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RE: Caenagnathiformes (toothlessness)
Ken Kinman (email@example.com) wrote:
<We as namers of these forms should name them as accurately as possible.
The same goes for Metabacteria (named in 1979), who were given the totally
inappropriate name "Archaea" in 1990 (and thus a junior synonym on top of
being a horrible misnomer). Anyway, we are stuck with Oviraptoridae as a
family name (unless it is included within Caenagnathidae), but I see no
reason to perpetuate an extremely doubtful "egg-stealing" misconception by
naming more inclusive clades on this misnomer.>
We as a species, of course, are like Chronos in Piers Anthony's _Bearing
and Hourglass_ and remember the future, or omniscient and know everything
about these taxa to be able to, when they are found, to coin the best name
possible. The name *Galtonia* for a tooth-type from NA says absolutely
nothing about the taxon, but it is no less applicable as *Caenagnathus*
which was named to reflect similarities to paleognath neornithine birds.
He may have described it as one, but he wasn't. The name was meant to
reflect the similarity, not actual ID. Sorry that some names just don't
seem to be to some people's likings, but you have them ... there's no
picking and chosing unless you think you can pick any name you want.
BTW, the authors of *Agnosphytis/Agnostiphys* have the right to, in a
future publication, according to the ICZN, chose which of these is the
"prefered" one. So I doubt the name is going to be up to readers. In cases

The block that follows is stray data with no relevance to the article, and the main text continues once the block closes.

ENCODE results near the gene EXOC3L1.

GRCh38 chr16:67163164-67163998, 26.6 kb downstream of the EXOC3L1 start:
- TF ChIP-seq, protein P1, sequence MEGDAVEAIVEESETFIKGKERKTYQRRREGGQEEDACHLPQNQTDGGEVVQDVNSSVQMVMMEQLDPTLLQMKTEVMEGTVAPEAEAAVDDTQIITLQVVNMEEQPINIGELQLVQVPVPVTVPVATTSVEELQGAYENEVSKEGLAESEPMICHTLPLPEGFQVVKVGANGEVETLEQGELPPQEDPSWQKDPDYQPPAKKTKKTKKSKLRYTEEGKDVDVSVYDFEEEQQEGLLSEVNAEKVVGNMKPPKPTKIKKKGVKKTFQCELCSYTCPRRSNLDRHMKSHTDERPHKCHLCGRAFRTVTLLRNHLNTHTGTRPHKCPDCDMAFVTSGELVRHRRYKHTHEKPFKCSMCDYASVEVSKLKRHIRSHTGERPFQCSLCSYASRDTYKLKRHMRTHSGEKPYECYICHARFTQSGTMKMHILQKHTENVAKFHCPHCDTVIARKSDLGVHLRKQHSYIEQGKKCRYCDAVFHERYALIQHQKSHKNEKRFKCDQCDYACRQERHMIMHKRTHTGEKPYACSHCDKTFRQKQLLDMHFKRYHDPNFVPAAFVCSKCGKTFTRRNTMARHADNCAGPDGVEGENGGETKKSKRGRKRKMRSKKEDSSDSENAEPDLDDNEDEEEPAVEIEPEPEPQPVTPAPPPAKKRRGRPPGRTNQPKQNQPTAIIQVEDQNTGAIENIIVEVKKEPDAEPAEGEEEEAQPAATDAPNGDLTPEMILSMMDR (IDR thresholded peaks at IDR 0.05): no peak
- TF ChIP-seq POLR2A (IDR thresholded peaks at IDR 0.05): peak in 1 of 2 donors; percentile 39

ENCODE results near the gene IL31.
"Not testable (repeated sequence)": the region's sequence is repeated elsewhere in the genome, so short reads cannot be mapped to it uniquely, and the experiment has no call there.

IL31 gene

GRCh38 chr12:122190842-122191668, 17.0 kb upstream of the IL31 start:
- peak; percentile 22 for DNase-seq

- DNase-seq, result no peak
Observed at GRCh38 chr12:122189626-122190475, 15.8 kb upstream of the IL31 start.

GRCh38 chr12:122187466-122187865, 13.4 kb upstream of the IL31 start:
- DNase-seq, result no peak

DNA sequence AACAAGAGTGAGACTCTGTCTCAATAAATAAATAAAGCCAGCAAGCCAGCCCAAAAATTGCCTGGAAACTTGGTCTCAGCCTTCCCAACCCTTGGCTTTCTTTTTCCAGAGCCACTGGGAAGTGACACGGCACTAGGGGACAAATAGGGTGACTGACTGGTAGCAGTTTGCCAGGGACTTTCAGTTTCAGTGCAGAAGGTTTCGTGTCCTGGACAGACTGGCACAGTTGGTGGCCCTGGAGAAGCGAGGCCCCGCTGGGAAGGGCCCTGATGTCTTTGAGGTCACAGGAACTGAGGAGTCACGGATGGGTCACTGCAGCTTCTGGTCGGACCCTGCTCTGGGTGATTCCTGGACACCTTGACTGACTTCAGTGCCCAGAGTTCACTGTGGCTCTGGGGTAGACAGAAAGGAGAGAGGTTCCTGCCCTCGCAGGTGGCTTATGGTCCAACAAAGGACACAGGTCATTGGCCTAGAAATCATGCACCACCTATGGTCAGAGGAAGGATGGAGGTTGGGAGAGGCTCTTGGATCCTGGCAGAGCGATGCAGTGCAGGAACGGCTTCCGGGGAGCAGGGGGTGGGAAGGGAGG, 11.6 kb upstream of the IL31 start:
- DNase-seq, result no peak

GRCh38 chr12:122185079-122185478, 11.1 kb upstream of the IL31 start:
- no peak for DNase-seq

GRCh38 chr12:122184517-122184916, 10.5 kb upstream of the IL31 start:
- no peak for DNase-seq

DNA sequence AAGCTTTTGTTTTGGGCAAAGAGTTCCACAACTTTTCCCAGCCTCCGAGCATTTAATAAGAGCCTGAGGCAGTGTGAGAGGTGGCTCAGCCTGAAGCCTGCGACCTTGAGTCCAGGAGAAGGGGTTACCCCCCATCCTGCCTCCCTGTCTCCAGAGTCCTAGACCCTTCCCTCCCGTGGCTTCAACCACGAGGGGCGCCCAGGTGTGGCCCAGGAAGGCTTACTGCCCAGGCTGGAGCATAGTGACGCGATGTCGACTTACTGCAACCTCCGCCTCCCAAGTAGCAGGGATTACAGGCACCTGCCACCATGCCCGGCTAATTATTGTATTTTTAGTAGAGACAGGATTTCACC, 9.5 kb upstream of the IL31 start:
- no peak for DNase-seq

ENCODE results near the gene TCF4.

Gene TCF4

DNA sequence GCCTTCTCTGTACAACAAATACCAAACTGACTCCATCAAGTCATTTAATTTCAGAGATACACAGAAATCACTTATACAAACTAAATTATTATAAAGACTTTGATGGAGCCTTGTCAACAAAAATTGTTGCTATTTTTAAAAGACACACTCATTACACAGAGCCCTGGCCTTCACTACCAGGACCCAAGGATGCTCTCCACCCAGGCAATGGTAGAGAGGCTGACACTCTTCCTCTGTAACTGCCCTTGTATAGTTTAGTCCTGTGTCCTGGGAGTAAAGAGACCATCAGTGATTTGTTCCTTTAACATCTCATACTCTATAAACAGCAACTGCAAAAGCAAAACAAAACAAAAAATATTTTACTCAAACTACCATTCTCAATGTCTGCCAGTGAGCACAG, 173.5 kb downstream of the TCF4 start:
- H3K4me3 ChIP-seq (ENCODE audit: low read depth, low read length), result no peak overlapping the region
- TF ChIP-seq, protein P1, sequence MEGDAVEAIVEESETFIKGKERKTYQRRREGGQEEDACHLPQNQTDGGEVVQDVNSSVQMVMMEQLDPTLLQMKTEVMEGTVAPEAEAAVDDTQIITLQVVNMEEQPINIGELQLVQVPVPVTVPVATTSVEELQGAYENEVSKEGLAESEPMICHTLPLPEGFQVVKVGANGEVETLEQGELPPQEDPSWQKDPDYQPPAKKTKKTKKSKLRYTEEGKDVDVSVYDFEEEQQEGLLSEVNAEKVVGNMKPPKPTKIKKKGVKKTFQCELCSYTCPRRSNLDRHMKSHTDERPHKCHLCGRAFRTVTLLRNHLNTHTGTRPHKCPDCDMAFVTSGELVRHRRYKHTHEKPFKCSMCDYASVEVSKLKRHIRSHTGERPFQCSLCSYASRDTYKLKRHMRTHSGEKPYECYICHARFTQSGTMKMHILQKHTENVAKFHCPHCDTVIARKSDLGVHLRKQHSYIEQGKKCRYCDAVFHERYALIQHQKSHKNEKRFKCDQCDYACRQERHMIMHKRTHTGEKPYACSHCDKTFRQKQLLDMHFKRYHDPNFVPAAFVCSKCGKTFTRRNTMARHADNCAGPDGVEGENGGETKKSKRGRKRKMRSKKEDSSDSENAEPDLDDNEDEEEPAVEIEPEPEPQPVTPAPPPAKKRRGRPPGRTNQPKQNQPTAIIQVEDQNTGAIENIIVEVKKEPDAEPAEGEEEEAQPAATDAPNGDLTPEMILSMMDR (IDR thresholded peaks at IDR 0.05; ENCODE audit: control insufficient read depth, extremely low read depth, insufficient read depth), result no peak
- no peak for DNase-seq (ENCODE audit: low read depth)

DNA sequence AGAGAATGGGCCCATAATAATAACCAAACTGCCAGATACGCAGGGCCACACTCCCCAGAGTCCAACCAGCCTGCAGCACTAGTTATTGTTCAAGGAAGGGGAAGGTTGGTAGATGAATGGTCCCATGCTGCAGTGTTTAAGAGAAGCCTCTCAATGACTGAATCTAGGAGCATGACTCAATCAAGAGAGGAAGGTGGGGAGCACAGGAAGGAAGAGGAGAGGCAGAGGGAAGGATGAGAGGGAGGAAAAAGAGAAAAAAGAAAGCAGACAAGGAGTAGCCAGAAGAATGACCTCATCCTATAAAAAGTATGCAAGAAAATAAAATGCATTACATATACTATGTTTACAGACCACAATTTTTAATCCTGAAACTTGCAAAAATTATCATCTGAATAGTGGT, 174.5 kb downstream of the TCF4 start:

where the authors cannot choose which, the name is up to the first
<We have the opportunity to at least reverse part of this unfortunate
Based on Ken's perception, maybe. *Oviraptor* was named not just for its
association, but for two morphological features which lead Osborn to
assume it's mode of life. It was hardly inappropriate at the time. That
the theory went unchallenged for decades suggested that no one had a
problem with it. Now there's Ken and a few others who think that past
names must reflect our _present_ knowledge. Well, duh, mistakes happen.
Deal with these, unless you wish to discard rules of priority for "what
feels right [to you]."
<Many generations of biologists may be using these names, and we owe it to
them to have some foresight and be accurate as possible.>
Agreed. With the data at hand. May as well not name names because it
might turn out to be a bad descriptive monicker.
<In making nomenclatural decisions, I am always looking from several years
to several decades now the line for the longer term ramifications,>
Well, sometimes a person can look so far ahead that oen fails to see the
past, and loses sight of the present.
<trying to avoid situations like "ornithischians" being convergent with
Class Aves which possess the true bird ischia.>
This is such a bad example. The pelvis, for one thing, _is_ convergent,
there's nothing anyone could do about that, that's what happened in
evolution; both groups have an opisthopubic pelvis. Ornithischians have
never possessed bird ischia... I have no idea where anyone has ever
confused this issue to begin with. The name was given only to reflect the
opisthopuby; later, someone, very briefly, tried to suggest birds derived
from them ... hence, Ornithopoda, as a testament to the obviously unavian
Sauropoda. Advanced theropoda metatarsi were ignored when known
(*Ornithomimus*) in this case. But, that's history for you, some times
it's screwy. Life goes on. We learn ... but taxonomy is not retroactive.
You do not get to rename taxa because you don't like the name. That's why
*Megapnosaurus* stays. That's why Ornithopoda stays. It's a tough, raw
deal, for some anyway ... but that's evolution and it's throwing curve balls.
Jaime A. Headden
Little steps are often the hardest to take. We are too used to making leaps
in the face of adversity, that a simple skip is so hard to do. We should all
learn to walk soft, walk small, see the world around us rather than zoom by it.
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